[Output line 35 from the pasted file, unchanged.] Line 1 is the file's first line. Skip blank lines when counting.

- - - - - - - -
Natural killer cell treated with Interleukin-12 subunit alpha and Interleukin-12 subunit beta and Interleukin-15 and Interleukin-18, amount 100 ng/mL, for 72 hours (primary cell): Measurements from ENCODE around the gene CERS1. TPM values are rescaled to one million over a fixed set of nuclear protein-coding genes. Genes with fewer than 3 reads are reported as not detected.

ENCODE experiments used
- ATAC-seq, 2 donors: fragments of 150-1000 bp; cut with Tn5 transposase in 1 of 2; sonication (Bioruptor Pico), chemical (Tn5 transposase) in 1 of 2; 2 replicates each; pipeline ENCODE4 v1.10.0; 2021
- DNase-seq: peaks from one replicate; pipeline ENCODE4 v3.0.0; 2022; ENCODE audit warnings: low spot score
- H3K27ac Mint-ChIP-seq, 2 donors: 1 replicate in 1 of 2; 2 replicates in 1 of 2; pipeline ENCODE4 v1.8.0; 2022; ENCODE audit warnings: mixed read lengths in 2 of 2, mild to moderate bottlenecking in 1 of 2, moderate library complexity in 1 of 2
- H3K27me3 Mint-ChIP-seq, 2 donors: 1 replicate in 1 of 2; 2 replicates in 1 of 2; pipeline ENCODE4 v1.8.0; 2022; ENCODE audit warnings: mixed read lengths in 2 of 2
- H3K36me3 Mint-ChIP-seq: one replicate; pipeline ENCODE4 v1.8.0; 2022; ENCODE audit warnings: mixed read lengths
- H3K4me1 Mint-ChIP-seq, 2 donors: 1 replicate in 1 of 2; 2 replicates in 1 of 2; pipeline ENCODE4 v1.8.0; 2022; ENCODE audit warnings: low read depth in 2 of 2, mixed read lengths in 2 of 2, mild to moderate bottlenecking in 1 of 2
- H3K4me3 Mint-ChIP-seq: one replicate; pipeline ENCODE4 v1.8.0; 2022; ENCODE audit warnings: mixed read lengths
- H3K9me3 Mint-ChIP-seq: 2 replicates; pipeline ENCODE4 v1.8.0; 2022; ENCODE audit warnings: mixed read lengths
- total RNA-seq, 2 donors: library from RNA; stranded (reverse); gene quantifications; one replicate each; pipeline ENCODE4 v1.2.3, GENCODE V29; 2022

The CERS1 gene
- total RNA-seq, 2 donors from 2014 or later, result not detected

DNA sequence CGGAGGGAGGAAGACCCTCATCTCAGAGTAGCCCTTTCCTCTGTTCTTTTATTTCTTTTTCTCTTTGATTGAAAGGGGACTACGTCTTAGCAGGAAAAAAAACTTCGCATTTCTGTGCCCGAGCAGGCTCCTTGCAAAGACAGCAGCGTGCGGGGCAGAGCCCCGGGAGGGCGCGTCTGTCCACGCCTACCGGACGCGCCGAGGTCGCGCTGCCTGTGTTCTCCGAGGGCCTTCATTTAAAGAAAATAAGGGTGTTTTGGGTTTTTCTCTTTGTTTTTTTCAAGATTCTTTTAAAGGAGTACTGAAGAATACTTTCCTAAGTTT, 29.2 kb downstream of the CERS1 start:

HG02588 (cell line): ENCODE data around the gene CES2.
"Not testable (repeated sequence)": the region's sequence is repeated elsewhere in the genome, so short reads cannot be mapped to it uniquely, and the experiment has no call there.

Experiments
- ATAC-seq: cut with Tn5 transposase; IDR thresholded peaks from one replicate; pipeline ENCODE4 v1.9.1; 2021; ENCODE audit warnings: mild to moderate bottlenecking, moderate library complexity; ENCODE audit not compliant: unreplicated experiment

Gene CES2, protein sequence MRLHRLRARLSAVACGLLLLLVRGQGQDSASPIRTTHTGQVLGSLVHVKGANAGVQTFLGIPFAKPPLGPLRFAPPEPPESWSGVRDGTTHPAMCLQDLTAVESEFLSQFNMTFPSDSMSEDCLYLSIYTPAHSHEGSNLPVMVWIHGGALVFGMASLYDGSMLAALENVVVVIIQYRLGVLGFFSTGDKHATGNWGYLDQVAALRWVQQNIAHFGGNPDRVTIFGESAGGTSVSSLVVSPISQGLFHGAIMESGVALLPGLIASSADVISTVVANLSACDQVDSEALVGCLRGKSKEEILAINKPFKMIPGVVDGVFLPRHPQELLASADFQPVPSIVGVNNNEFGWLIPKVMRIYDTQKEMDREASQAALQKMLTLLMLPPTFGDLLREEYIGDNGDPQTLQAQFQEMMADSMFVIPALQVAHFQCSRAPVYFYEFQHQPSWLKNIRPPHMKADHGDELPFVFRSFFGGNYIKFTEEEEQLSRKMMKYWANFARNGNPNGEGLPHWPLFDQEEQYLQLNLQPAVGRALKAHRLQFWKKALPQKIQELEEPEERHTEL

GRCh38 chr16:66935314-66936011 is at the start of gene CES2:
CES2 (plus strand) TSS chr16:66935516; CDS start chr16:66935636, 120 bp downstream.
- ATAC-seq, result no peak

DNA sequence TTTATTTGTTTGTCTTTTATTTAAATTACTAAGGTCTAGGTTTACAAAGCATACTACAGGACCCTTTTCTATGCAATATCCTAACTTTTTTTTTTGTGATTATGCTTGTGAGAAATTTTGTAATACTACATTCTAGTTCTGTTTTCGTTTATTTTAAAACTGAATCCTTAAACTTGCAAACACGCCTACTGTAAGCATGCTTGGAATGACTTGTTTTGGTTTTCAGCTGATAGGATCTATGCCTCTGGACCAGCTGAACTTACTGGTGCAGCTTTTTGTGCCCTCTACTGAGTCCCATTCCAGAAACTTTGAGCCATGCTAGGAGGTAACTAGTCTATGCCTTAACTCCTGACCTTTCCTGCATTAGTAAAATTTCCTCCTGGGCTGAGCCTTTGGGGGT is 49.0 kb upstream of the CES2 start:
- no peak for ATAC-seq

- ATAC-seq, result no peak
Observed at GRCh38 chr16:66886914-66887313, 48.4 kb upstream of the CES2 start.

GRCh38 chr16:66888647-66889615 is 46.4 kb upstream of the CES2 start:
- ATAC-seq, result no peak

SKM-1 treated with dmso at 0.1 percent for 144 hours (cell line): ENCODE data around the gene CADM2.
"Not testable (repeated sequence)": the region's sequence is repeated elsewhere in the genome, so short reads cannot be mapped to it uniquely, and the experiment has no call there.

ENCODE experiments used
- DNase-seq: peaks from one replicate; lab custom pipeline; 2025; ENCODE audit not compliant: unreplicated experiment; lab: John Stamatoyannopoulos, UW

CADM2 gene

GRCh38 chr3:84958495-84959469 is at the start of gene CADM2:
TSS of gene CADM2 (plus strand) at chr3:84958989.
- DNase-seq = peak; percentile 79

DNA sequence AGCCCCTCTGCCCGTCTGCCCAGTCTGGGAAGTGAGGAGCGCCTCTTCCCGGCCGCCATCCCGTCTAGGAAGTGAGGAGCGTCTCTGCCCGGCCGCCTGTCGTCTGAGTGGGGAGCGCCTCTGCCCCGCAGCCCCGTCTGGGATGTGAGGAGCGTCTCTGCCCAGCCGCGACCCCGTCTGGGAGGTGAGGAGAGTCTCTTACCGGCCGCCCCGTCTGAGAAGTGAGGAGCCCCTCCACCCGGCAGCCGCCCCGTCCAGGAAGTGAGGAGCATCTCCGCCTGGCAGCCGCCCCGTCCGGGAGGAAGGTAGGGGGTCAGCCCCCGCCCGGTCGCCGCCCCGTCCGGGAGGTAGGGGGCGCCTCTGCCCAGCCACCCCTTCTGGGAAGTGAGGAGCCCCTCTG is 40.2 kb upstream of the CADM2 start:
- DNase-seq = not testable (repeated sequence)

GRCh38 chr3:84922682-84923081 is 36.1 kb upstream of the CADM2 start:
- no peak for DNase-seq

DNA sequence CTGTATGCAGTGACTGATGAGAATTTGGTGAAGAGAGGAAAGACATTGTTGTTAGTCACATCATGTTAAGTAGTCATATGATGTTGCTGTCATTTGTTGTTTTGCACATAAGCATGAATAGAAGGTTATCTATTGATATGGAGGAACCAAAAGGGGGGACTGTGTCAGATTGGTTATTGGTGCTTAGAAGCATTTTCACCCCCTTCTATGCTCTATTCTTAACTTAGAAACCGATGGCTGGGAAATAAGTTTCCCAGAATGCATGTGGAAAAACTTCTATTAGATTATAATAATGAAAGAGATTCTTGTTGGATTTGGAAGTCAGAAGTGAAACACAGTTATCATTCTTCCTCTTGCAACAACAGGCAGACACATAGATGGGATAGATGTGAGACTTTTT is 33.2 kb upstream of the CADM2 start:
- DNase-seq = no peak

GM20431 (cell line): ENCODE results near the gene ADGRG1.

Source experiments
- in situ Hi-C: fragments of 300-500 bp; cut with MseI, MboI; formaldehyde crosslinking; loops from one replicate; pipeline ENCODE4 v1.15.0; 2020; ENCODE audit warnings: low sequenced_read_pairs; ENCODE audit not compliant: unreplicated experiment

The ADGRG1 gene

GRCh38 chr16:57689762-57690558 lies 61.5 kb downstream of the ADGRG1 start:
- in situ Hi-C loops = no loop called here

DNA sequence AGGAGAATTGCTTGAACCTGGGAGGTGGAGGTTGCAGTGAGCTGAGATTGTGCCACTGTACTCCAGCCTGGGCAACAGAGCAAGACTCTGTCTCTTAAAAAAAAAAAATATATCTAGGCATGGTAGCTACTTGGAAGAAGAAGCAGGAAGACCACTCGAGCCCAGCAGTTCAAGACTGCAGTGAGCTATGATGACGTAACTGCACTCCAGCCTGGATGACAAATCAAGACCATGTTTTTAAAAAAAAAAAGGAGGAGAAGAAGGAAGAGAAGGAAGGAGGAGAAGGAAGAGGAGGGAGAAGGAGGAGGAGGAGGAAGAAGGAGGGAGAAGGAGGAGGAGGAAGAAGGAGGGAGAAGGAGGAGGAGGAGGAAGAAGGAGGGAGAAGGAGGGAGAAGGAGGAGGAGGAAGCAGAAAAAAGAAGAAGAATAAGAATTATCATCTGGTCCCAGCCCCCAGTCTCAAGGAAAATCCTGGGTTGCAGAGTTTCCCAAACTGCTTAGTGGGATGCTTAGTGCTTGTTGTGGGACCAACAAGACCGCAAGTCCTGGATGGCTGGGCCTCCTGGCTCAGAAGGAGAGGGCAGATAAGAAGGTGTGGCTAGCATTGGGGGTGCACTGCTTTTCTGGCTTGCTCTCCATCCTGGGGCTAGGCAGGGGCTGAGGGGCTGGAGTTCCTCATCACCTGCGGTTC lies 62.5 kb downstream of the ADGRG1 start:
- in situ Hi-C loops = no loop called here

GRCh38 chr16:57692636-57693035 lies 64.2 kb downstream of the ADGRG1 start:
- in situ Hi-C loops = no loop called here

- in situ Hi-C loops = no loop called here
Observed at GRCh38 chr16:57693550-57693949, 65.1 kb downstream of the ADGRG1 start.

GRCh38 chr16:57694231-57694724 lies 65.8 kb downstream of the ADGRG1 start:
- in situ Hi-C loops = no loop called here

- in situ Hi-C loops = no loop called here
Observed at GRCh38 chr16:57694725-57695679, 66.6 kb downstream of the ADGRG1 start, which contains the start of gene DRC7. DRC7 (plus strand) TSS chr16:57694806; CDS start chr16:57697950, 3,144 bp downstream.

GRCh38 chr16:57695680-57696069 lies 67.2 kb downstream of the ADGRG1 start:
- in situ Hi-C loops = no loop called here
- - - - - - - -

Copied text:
TSS of gene CADM2 (plus strand) at chr3:84958989.